Comelec proclaims final three senators
ALL’S WELL The Comelec, sitting as the national board of canvassers (NBOC), on Saturday night proclaimed the final three senatorial winners; Cynthia Villar, JV Ejercito and Gringo Honasan. Video by Ryan Leagogo/INQUIRER.net
The Commission on Elections (Comelec) went on its merry course Saturday night, proclaiming the final three senatorial winners even as criticisms and questions continued to come its way over its controversial decision to declare the victors in last Monday’s senatorial elections even before all the votes could be counted.
Five days after the polls, the Comelec, sitting as the national board of canvassers (NBOC), on Saturday completed the lineup of winners of the 12 senatorial slots that were contested in the election, proclaiming the victory of the last three placers—Cynthia Villar, JV Ejercito and Gringo Honasan.
The three joined the nine others—Grace Poe, Loren Legarda, Alan Peter Cayetano, Francis Escudero, Nancy Binay, Juan Edgardo Angara, Paulo Benigno Aquino IV, Aquilino Pimentel III, Antonio Trillanes IV—who were proclaimed on Thursday and Friday, amid criticism that the move was premature and outright illegal as the canvass was far from completed.
The Comelec said it decided to proclaim all 12 winners in the Senate race, including 12th placer Honasan, because there were only 355,000 votes left uncanvassed.
This, Comelec Commissioner Christian Robert Lim said, was not enough to overtake Honasan’s lead of some 700,000 votes over the 13th placer, former Sen. Richard Gordon.
“It’s now statistically impossible” for Gordon to overtake Honasan, he said.
Election lawyer Romulo Macalintal, the nominally oppositionist United Nationalist Alliance and one of the winning senators, Pimentel, deplored the Comelec’s alleged flaunting of the law and its own rules which provide for the “completion of canvass” as the basis for proclaiming poll winners.
Repugnant to the law
On Saturday, Legal Network for Truthful Elections (Lente) poll watchdog group joined in assailing the Comelec’s decision to carry out partial proclamations.
“The [early] proclamation of the senatorial candidates is repugnant to the law and is therefore null and void,” Lente said in a statement, citing Section 20 of Republic Act No. 9369, or the Amended Automated Election System Law of 2007.
Section 20 provides that the certificate of canvass, which is to be considered as official election results and which will be used as the basis for the proclamation of a winning candidate, should only be produced upon completion of the canvass, the group said.
The early proclamation of Poe, Legarda, Cayetano, Escudero, Binay, Angara, Aquino, Pimentel and Trillanes was therefore “constitutionally infirm,” Lente said.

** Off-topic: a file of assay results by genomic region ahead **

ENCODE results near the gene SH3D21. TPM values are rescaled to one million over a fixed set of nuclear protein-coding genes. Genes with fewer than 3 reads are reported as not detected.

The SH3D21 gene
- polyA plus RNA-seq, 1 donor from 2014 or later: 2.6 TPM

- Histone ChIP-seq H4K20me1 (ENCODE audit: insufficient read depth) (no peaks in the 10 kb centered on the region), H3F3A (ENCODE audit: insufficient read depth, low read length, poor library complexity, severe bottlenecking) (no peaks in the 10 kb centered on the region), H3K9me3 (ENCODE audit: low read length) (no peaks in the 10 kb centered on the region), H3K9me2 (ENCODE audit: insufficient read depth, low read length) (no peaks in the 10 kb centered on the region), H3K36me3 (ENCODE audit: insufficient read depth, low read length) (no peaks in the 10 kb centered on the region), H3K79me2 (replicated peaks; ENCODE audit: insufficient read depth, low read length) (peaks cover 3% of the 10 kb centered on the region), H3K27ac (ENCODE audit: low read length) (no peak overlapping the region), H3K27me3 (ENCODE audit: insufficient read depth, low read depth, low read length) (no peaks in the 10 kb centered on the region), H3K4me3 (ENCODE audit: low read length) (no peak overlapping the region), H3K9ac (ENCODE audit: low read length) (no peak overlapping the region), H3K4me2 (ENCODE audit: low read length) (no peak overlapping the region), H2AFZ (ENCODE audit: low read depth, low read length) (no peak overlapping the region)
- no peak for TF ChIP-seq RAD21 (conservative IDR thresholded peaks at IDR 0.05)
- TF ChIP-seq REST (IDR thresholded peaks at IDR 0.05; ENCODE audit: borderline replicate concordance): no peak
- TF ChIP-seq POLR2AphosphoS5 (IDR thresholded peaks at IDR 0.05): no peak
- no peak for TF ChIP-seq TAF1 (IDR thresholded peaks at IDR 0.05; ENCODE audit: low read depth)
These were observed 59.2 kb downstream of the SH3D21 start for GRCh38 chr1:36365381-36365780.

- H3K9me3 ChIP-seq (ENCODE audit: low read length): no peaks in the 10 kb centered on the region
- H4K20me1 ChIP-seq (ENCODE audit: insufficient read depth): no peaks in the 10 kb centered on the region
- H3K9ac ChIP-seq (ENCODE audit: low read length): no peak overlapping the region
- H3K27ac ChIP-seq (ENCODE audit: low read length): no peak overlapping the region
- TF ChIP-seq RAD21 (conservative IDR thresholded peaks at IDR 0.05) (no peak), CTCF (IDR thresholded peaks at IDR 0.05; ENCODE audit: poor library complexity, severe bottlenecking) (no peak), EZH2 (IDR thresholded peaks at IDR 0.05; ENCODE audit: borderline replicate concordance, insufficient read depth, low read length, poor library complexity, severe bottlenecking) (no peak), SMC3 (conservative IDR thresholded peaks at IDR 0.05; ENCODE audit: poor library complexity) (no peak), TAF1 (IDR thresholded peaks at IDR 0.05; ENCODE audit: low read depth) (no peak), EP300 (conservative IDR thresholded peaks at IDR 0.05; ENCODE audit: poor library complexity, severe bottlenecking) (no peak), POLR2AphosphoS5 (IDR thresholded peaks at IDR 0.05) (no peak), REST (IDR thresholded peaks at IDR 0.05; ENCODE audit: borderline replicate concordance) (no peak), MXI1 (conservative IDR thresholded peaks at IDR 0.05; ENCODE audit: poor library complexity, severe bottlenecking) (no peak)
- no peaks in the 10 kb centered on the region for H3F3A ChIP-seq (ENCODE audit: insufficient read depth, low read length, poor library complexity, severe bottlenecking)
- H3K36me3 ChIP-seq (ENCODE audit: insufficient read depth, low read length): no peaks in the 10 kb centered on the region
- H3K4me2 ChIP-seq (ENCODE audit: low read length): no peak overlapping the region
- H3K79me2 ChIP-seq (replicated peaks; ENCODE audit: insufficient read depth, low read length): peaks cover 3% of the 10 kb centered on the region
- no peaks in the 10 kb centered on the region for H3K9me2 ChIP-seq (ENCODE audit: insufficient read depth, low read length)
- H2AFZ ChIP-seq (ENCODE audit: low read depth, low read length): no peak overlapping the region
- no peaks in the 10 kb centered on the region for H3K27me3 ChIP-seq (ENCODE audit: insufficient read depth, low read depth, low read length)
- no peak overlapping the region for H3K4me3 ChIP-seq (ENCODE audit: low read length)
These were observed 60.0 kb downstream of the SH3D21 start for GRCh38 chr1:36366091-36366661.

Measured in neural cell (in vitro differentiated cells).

It asked the Comelec to nullify the proclamation of the nine candidates and “wait for the completion of the transmission and canvassing of the votes before making any official proclamation.”
Macalintal on Saturday said the Comelec would have to proclaim again the nine senatorial winners earlier proclaimed to make them legitimate members of the Senate.
He said the Comelec should also print out new certificates of proclamation showing the number of votes that the winners received.
“I would recommend that they should come out with new certificates of proclamation, showing the number of votes obtained by the candidates in order to legitimize and legalize the entire process,” Macalintal said.
“They should really repeat the proclamation while those who got their certificates of proclamation should return them and ask for new ones,” he said.
Pimentel, who continued to question the early proclamation of the senatorial winners as improper even after he himself was proclaimed late Friday, yesterday predicted that the NBOC would issue another proclamation document, “this time listing the 12 winning candidates by rank with number of votes.”
He said the reason for his objections to the early proclamation was that he did not want it to become a precedent for future political exercises as it sets a very bad example for local boards of canvassers.
The Comelec on Friday explained that the early proclamations were based on the “grouped canvass reports,” which were produced by the canvassing and consolidation system of the different provincial and city boards of canvassers.
The grouped canvass reports were resorted to after the CNBOC’s tally of the senatorial contest was held up because of delays down the line—provincial and city boards of canvassers and municipalities and precincts—in submitting election results and certificates of canvas.
To get around this logjam, the Comelec issued a resolution on May 16 allowing the use of grouped canvass reports for the proclamation of winners of the senatorial race.
But Macalintal said that even if the Comelec had issued a resolution on May 16 allowing grouped canvass reports to be the basis of proclamations in the senatorial race, under the law, Comelec resolutions take effect only seven days after their publication. With a report from Norman Bordadora
First posted 12:11 am | Sunday, May 19th, 2013
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